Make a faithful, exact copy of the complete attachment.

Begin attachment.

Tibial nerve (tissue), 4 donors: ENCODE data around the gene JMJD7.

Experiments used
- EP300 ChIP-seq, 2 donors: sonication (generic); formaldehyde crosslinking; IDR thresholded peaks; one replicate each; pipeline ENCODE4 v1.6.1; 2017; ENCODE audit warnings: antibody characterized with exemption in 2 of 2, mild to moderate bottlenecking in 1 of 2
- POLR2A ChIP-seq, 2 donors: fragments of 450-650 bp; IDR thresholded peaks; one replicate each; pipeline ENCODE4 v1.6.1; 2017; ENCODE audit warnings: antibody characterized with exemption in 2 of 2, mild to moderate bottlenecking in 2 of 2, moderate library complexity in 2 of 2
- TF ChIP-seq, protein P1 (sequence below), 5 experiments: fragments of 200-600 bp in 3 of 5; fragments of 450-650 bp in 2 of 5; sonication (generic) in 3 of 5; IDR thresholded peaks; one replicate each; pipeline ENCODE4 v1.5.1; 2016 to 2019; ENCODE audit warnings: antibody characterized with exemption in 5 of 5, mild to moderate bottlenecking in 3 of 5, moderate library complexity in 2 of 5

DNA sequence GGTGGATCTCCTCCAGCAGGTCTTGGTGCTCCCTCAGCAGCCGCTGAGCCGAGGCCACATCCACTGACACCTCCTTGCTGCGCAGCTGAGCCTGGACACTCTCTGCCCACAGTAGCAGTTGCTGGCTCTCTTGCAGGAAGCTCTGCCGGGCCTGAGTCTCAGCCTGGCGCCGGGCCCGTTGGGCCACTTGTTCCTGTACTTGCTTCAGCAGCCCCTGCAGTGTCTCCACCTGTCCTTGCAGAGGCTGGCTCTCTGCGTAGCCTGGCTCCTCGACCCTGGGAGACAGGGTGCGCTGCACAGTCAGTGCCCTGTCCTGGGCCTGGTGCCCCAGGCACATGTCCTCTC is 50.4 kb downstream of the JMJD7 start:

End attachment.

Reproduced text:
Tibial nerve (tissue), 4 donors: ENCODE data around the gene JMJD7.

Experiments used
- EP300 ChIP-seq, 2 donors: sonication (generic); formaldehyde crosslinking; IDR thresholded peaks; one replicate each; pipeline ENCODE4 v1.6.1; 2017; ENCODE audit warnings: antibody characterized with exemption in 2 of 2, mild to moderate bottlenecking in 1 of 2
- POLR2A ChIP-seq, 2 donors: fragments of 450-650 bp; IDR thresholded peaks; one replicate each; pipeline ENCODE4 v1.6.1; 2017; ENCODE audit warnings: antibody characterized with exemption in 2 of 2, mild to moderate bottlenecking in 2 of 2, moderate library complexity in 2 of 2
- TF ChIP-seq, protein P1 (sequence below), 5 experiments: fragments of 200-600 bp in 3 of 5; fragments of 450-650 bp in 2 of 5; sonication (generic) in 3 of 5; IDR thresholded peaks; one replicate each; pipeline ENCODE4 v1.5.1; 2016 to 2019; ENCODE audit warnings: antibody characterized with exemption in 5 of 5, mild to moderate bottlenecking in 3 of 5, moderate library complexity in 2 of 5

DNA sequence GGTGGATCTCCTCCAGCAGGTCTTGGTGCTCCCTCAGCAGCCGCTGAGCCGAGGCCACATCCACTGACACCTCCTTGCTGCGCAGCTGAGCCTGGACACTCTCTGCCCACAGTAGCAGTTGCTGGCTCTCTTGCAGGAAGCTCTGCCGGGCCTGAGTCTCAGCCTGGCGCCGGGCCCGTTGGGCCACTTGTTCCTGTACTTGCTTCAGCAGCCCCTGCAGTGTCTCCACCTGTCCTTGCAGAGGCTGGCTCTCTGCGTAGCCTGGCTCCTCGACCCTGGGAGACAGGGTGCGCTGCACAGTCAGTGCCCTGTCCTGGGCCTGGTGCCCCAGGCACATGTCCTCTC is 50.4 kb downstream of the JMJD7 start: